Mass extinctions and impacts
In the past 600 million years there have been five major mass extinctions that on average extinguished half of all species. The largest mass extinction to have affected life on Earth was the Permian-Triassic one that ended the Permian period 250 million years ago and killed off 90% of all species. The last such mass extinction led to the demise of the dinosaurs and has been found to have coincided with a large asteroid impact; this is the Cretaceous-Tertiary (K-T) extinction event. There is no solid evidence of impacts leading to the four other major mass extinctions, though many scientists assume that they are at least related to impacts.
In 1980 Luis Alvarez and his son Walter led a team from the University of California, Berkeley that discovered unusually high concentrations of iridium, an element that is rare in the Earth's crust but relatively abundant in many meteorites. From the amount and distribution of iridium present in the 65 million year old "iridium layer", the Alvarez team later estimated that an asteroid of 10-14 kilometers must have collided with the earth. This iridium layer at the K-T boundary has been found worldwide at 100 different sites. Multidirectionally shocked quartz (coesite), which is only known to form as the result of large impacts or atomic bomb explosions, has also been found in the same layer at more than 30 sites. Soot and ash at levels tens of thousands times normal levels were found with the above.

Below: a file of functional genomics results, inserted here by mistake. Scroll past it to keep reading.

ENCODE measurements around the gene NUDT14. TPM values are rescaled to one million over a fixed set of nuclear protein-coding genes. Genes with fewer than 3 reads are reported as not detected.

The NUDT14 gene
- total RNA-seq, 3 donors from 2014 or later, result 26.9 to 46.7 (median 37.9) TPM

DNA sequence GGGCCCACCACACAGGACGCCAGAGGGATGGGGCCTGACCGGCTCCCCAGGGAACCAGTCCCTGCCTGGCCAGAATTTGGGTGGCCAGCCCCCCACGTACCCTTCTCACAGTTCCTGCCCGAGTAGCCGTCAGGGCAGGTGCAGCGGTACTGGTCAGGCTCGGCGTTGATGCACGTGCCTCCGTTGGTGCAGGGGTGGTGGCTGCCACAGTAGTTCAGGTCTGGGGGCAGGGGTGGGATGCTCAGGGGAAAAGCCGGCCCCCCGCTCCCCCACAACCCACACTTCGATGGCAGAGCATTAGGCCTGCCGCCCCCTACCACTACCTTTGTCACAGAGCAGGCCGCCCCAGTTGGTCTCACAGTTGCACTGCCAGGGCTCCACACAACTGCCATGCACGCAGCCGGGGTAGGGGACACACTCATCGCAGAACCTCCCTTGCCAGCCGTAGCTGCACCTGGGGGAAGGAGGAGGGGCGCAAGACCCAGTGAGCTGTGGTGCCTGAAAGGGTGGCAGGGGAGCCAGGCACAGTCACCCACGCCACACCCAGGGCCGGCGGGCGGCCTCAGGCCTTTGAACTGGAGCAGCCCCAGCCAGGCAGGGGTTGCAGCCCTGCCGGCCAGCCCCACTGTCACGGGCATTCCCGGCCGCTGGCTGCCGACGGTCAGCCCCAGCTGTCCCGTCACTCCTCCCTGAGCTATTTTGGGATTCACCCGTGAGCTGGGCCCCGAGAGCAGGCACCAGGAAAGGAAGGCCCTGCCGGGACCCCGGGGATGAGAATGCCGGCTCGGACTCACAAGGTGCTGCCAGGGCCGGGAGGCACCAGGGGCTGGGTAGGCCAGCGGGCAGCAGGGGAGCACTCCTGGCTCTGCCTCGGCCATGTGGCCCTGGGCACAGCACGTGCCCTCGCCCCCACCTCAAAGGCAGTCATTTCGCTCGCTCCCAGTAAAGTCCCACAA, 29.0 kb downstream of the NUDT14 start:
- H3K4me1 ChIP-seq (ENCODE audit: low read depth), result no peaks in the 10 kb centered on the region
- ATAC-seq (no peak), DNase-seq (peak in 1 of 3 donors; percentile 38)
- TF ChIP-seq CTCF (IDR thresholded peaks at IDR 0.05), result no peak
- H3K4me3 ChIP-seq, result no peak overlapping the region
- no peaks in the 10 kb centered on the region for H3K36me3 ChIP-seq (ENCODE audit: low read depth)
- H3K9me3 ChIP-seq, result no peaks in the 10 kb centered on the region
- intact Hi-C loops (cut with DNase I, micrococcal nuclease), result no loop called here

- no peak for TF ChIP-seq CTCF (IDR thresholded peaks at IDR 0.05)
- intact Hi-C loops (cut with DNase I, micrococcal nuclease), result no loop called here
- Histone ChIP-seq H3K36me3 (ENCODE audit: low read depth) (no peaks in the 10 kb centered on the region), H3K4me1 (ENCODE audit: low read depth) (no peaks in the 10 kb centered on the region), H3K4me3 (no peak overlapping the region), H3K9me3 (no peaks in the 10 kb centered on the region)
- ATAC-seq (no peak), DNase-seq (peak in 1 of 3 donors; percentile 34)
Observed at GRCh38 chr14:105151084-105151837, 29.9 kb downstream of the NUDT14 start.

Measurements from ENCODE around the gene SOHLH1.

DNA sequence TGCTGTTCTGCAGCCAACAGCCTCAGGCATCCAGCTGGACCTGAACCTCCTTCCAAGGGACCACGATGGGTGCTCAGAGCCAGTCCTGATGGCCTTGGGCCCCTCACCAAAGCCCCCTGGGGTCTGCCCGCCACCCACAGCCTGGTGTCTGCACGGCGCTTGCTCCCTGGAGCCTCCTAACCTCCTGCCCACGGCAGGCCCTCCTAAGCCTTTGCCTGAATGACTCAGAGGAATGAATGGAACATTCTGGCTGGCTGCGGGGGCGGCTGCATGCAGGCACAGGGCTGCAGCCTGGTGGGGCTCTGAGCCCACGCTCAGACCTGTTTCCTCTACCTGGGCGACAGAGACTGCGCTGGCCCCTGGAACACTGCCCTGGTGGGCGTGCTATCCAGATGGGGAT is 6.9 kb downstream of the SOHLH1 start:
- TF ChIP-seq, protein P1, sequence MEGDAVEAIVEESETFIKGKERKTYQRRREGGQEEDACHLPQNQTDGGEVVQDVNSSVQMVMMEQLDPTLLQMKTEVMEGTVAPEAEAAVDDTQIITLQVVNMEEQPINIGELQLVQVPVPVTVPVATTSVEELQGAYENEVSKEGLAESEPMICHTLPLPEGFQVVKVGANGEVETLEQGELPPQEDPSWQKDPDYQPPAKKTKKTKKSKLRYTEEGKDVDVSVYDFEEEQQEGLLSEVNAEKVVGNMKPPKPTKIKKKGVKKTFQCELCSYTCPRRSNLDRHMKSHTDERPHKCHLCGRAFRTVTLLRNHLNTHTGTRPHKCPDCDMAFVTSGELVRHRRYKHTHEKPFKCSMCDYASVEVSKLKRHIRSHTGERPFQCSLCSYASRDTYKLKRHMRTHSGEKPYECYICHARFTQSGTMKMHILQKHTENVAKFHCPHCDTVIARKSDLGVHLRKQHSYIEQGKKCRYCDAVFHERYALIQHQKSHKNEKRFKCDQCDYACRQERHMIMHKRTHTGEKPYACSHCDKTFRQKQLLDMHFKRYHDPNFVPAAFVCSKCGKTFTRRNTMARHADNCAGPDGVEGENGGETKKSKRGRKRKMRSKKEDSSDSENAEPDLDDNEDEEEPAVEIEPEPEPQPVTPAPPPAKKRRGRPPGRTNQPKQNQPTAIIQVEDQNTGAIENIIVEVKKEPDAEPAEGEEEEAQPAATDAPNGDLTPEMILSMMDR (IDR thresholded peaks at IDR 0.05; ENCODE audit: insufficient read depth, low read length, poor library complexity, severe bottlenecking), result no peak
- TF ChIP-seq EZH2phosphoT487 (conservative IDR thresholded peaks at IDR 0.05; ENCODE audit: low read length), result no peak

Anomalies in chromium isotopic ratios found within the K-T boundary layer strongly support the impact theory. Chromium isotopic ratios are homogeneous within the earth, therefore this isotopic anomalies exclude a volcanic origin which was also proposed as a cause for the iridium enrichment. Furthermore the chromium isotopic ratios determined in the K-T boundary are similar to the chromium isotopic ratios found in carbonaceous chondrites . Thus a probable candidate for the impactor is a carbonaceous asteroid but also a comet is possible because comets are assumed to consist of material similar to carbonaceous chondrites.
Probably the most convincing evidence for a worldwide catastrophe was the discovery of the crater which has since been named Chicxulub Crater. This so-called smoking gun is centered on the Yucatan Peninsula of Mexico and was discovered by Tony Camargo and Glen Pentfield while working as geophysicists for the Mexican oil company PEMEX. What they reported as a circular feature later turned out to be a crater estimated to be 180 kilometers in diameter. Other researchers would later find that the end-Cretaceous extinction event that wiped out the dinosaurs had lasted for thousands of years instead of millions of years as had previously been thought. This would be the final piece of evidence that convinced the vast majority of scientists that this extinction resulted from a point event that is most probably an extra-terrestrial impact and not from increased volcanism and climate change (which would spread its main effect over a much longer time period).
Recently, several craters around the world have been dated to approximately the same age as Chicxulub - for example the Silverpit crater in the United Kingdom and the Boltysh crater in Ukraine. This has led to the suggestion that the Chicxulub impact was one of several that occurred almost simultaneously, perhaps due to a disrupted comet impacting the Earth in a similar manner to the collision of Comet Shoemaker-Levy 9 with Jupiter in 1994.